eetu pikkarainen 2016-11-21
This begs some questions:
Is it here, the problem which Boris protests?
Input and input quantity are something happening outside the organism, in the boundaries of environment, isn’t it?
Instead perception takes place inside organism, in the input function and after it in perception signal?
What we can control is perception inside the organism - the perception signal in comparator (if I at the moment have understood right the concept of control)?
What we cannot control but only affect
are the events in environment?
BTW. As non English speaker I have wondered why the name of PCT is Peceptual Control Theory and not Perception Control Theory? For me the previous one means something like Control with the help or mediation of Perception and the latter would mean Control
of Perception. At least this is what I get when I make a literal translation to Finnish.
(I still do not know how I should translate the name to Finnish.)
Lähettäjä: Fred Nickols email@example.com
Lähetetty: 21. marraskuuta 2016 12:18
Aihe: Input Control Theory (was RE: TCV and Collective Control …)
From Fred Nickols (2016.11.21.0515 ET)]
Regarding the notion of “input control theory” some doggerel rhyme I published way back in the mid-1970s might be of interest.
Here are the opening lines:
Things coming in are routed about, molded and shaped on their way out.
Outputs are exchanged for things coming in; and the cycle starts all over again.
Systems are loops, they’re cycles of events. Focusing on “parts” doesn’t make much sense.
If you would make use of the systems view, here’s some well-meant advice from me to you:
When observing systems from the outside, trace their outputs back to their input side,
for what systems “do,” or so I believe,**isact to control the things they receive.
The full poem can be found at
From: Richard Marken [mailto:firstname.lastname@example.org]
Sent: Sunday, November 20, 2016 12:38 PM
Subject: Re: TCV and Collective Control …
[From Rick Marken (2016.11.20.0940)]
Rupert Young (2016.11.19 18.30)–
(Rick Marken (2016.11.18.1020)]
RM: …But I just wanted to let you know that I liked this post of your; your ideas on perception are, as Bill said somewhere in B:CP “comfortably compatible” with mine.
RY: Thanks. I am beginning to think we have a problem with the term “perception”
RM: I agree. I would rather that Powers’ control theory had been called “input control theory” (IPT) but it’s too late now, I guess. The problem with calling it perceptual control theory is that many lay people think of “perception” as
meaning something like “opinion”. So many people come to PCT thinking it justifies what is basically a postmodernist approach to understanding the world – an approach that treats ideas as just a matter of opinion and my opinion is just as good as yours. The
irony is that this has led many people who are basically anti-science to become fervent supporters of the science that Bill was trying to create. Perhaps everything would have worked out better if Bill had titled his book “Behavior:The Control of Input”. But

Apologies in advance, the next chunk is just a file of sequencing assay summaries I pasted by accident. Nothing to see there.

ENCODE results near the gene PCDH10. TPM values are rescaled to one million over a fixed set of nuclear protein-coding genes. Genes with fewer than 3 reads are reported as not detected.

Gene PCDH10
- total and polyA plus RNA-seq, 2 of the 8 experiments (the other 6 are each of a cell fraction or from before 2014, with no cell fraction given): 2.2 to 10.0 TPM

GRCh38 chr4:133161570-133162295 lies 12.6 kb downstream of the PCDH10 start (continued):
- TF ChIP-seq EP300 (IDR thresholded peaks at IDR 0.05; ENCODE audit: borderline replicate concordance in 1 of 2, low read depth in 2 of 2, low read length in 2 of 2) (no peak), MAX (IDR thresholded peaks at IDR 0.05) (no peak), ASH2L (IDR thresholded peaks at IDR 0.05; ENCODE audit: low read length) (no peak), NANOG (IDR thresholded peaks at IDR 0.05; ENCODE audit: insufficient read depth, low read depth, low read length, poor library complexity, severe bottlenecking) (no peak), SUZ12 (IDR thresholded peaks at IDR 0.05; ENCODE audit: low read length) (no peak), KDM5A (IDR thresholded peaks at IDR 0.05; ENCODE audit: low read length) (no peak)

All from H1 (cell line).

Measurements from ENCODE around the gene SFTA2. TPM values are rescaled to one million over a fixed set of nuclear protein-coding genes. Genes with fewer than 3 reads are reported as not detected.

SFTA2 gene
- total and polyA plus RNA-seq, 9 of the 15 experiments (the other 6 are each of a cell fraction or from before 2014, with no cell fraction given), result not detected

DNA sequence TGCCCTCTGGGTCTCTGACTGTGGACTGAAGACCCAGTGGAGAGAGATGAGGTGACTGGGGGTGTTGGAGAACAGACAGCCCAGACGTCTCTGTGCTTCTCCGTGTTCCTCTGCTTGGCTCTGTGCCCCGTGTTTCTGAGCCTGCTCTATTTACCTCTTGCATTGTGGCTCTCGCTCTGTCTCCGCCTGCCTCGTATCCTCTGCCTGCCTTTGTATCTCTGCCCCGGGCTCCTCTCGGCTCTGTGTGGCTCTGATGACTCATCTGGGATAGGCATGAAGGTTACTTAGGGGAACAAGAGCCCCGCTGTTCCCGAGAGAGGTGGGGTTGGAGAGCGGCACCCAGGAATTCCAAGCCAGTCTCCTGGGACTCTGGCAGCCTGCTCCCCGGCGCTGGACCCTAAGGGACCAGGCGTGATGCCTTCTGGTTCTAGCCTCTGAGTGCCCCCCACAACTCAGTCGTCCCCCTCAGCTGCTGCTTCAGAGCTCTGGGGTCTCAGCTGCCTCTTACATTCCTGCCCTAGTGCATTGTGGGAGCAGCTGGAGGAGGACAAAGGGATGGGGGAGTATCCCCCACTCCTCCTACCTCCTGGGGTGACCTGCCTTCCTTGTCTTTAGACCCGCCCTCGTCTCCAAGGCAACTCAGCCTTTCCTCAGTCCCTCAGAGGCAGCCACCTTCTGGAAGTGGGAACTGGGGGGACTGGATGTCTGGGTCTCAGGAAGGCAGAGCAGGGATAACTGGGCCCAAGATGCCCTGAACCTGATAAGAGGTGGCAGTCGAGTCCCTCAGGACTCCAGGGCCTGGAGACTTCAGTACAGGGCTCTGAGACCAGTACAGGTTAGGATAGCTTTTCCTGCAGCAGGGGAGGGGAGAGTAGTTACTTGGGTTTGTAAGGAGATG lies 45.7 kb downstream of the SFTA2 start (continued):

RM: When I first saw Bill’s book, on that fateful day in 1974 while roaming through the library at UCSB, I found the title shocking for the reason I believe Bill intended it to be shocking: because it was describing behavior in the exact
opposite way that psychologists thought of it. I was trained to see behavior as controlled (caused, really) by input; and here was a book that said appeared to be saying the opposite. So I was interested in the book to see how the author could justify such
an apparently absurd statement. It wasn’t the word “perception” that caught my attention – that part of the title was uncontroversial to me. There wasn’t a psychologist I know who wouldn’t have said that it is the perception of environment that is the input
that causes behavior. What was controversial about the title of Powers’ book is that it was saying that input was what was controlled rather than what was doing the controlling.
RM: So if I had the power to do it, I would change the name of Powers’ theory from PCT to ICT (and, in the mean time, also change the result of the recent election to that of the person who won the popular vote). I think I will be equally
successful at both;-)
which has representational connotations, whereas what we, more generally, mean is internal neural signals that, ultimately, contribute to the organism maintaining energy levels such that it lives long enough to reproduce.
We must rename the theory from PCT to INSTUCTTOMELSTILLETRCT!
RM: And, again, I should point out that this is not just a “philosophical” disagreement (between representationalists and constructivists). The difference could have real consequences for one’s ability to do PCT science, particularly the
Test for the Controlled Variable. A representationalist would be oriented toward finding out whether a person is controlling “correctly” – whether the perception is a correct representation of some entity in the world (this is the approach of conventional
psychology). A constructivist would be oriented toward finding out what “constructed” as aspect of physical reality (as we know it via physics and chemistry) is being controlled (this is the approach of PCT).
Yes, I recall, at University, being unconvinced with the main approach to computer vision. David Marr’s approach of a one-way processing pipeline in order to extract the information from static images. I preferred Gibson’s dynamic approach, but I guess his
is still one-way processing.
Richard S. Marken
“The childhood of the human race is far from over. We have a long way to go before most people will understand that what they do for others is just as important to their well-being as what they do for themselves.” – William T. Powers